icon bookmark-bicon bookmarkicon cameraicon checkicon chevron downicon chevron lefticon chevron righticon chevron upicon closeicon v-compressicon downloadicon editicon v-expandicon fbicon fileicon filtericon flag ruicon full chevron downicon full chevron lefticon full chevron righticon full chevron upicon gpicon insicon mailicon moveicon-musicicon mutedicon nomutedicon okicon v-pauseicon v-playicon searchicon shareicon sign inicon sign upicon stepbackicon stepforicon swipe downicon tagicon tagsicon tgicon trashicon twicon vkicon yticon wticon fm
26 Jan, 2022 14:42

Medvedev cites Djokovic inspiration after titanic Australian Open victory (VIDEO)

Daniil Medvedev used Novak Djokovic for inspiration during his epic Australian Open quarterfinal win
Medvedev cites Djokovic inspiration after titanic Australian Open victory (VIDEO)

Daniil Medvedev said he drew upon the fighting spirit of the likes of world number one Novak Djokovic, as the Russian won a five-set epic against Felix Auger-Aliassime at the Australian Open.

Tournament favorite Medvedev was staring at a major upset when he found himself two sets down against the 21-year-old Canadian in Melbourne on Wednesday.

But the Russian second seed saved match point during a stirring comeback before winning a five-set thriller which lasted 4 hours and 42 minutes on Rod Laver Arena.

Speaking after setting up a semifinal meeting with Greece’s Stefanos Tsitsipas – whom he beat on the way to last year’s final – Medvedev credited deported world number one Novak Djokovic as providing some of the inspiration for his comeback.

“I didn’t really know what to do so... actually, I don’t know if people are going to like it, but I asked myself what Novak would do,” Medvedev said of the Serbian 20-time Grand Slam king, who is famed for his endurance.  

“He’s one of the greatest champions, or Rafa [Nadal] or Roger [Federer] – they’ve won so many matches like this.

“I just thought, ‘OK, I’m going to make him work. If he wants to win it, he’s going to have to fight until the last point. If it’s 5-0, 40-0 to him, I’m going to try to make him tired for the next match. Fight until the last point.’ It worked,” Medvedev added. 

In the absence of nine-time champion Djokovic – who was deported in an ugly visa and vaccine saga involving the Australian government – Medvedev has been installed as the tournament favorite in Melbourne.

The 25-year-old’s tactic of recalling the indefatigable on-court spirit of Djokovic worked on Wednesday, as the weary-looking Medvedev slowly turned the tide against ninth seed Auger-Aliassime, taking a third-set tiebreak which was interrupted when the Rod Laver Arena roof was closed because of rain.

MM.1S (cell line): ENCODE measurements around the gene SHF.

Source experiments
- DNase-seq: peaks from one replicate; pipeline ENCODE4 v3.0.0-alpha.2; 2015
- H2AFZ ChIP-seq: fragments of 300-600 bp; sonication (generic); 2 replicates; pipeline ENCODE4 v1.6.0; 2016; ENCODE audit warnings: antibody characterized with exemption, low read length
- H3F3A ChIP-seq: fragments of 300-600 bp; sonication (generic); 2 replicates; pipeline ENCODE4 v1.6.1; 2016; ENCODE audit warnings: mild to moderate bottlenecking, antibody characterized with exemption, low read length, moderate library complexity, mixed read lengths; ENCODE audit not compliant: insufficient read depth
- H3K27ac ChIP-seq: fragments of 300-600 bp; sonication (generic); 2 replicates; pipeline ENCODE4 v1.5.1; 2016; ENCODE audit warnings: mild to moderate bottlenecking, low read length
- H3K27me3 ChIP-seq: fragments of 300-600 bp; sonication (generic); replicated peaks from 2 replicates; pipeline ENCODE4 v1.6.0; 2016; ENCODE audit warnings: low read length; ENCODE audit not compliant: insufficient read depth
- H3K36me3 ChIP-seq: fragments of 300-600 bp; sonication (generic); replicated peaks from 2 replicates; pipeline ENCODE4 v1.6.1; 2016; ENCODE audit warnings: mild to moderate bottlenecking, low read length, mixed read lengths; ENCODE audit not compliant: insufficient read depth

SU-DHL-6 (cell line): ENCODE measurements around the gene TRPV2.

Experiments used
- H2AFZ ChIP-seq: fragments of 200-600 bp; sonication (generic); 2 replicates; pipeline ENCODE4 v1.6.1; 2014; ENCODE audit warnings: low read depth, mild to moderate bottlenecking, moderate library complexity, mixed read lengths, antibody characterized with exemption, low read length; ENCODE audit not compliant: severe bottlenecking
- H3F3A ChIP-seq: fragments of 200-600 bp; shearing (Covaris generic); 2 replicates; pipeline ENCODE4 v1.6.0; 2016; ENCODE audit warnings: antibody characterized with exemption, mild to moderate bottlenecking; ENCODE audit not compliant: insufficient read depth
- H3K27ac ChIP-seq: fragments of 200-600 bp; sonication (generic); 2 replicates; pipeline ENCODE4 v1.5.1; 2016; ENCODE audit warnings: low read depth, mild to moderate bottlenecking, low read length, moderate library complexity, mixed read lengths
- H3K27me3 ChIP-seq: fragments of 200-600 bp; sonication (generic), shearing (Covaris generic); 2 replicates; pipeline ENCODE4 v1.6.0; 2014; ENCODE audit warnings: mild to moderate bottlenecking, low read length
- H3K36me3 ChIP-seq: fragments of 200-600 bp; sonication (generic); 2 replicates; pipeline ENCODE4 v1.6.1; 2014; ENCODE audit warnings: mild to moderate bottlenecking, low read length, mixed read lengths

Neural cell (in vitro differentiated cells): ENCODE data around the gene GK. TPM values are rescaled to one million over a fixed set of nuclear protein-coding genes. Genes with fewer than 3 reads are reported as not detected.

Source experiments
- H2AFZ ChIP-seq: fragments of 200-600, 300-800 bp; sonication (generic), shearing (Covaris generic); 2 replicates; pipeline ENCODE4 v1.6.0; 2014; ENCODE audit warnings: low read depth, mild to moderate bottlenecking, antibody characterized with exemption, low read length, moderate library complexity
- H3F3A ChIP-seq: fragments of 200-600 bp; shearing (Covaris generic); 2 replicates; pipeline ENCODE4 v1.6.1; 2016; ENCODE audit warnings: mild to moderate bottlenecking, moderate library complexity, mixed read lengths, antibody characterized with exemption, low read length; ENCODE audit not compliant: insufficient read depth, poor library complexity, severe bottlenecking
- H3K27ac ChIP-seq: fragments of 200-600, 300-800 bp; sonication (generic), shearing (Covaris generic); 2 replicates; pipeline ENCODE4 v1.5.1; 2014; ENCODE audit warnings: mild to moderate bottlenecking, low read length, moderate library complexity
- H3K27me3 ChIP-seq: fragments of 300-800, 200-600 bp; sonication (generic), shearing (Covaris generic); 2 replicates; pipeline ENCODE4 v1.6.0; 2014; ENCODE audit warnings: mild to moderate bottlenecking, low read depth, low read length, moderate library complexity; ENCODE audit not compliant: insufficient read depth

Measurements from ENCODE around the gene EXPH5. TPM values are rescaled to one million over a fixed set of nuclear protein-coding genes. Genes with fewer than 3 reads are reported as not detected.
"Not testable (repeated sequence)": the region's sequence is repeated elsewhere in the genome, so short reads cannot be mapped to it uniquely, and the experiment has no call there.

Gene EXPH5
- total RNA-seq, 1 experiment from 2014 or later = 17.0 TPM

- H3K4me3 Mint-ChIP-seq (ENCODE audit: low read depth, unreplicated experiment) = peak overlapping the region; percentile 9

“I managed to raise my level during the game, especially in the tie-break. When they closed the roof, I suddenly felt the momentum change in my game: I felt that I could go through the court more, serve better and just started playing better,” Medvedev explained to American great Jim Courier.  

Medvedev had looked strangely subdued for the first two sets and later argued with the chair umpire about an apparent issue with the big screen, which the Russian said was showing giant images of Auger-Aliassime’s face and distracting him as he prepared to receive serve.  

The Russian also cited the stifling Melbourne heat as a reason for a rash of double-faults he gave up during the match, often at crucial moments.

“In the first-set tie-break I was sweating like hell and I made a few double faults just because my hand was slippery – really slippery,” Medvedev said.

“I was really disappointed with myself because I was like, ‘What can I do better?’ I could change the wristbands or something like this. It helped me to be less sweaty.”

Looking ahead to his meeting with Tsitsipas – who was impressive in a straight-sets demolition of Jannik Sinner earlier in the day – US Open champion Medvedev said he expected a tough test against a man whom he holds a 6-2 advantage in head-to-to meetings, and with whom he has previously traded barbs over the Russian’s style of play.   

“It’s a semifinal of a Grand Slam, so even if I’m in the worst shape of my life, I’m going to fight my best and try to make it tough for my opponent,” said Medvedev.

“Stefanos is a tough player. We’ve had a lot of matches [against each other] already; a lot of tough ones, a few of them I won, a few he won. Last year [in the Australian Open semifinal win] I managed to play pretty well, so I just hope that I’m going to serve well and play my best tennis.”